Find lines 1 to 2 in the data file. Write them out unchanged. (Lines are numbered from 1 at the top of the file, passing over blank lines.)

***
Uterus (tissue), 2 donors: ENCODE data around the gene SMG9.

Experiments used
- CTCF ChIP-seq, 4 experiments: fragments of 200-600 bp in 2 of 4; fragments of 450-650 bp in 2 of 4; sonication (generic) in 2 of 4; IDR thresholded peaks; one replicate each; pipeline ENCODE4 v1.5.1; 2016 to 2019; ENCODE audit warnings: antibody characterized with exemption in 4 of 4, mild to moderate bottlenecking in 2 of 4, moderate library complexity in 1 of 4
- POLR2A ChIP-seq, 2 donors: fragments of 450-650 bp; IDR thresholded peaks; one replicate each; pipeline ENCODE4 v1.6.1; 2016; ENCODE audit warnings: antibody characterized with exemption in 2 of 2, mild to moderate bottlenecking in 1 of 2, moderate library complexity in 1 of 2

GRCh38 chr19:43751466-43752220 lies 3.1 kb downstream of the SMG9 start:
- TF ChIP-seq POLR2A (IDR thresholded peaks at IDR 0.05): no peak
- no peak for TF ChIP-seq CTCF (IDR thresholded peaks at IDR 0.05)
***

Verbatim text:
Uterus (tissue), 2 donors: ENCODE data around the gene SMG9.

Experiments used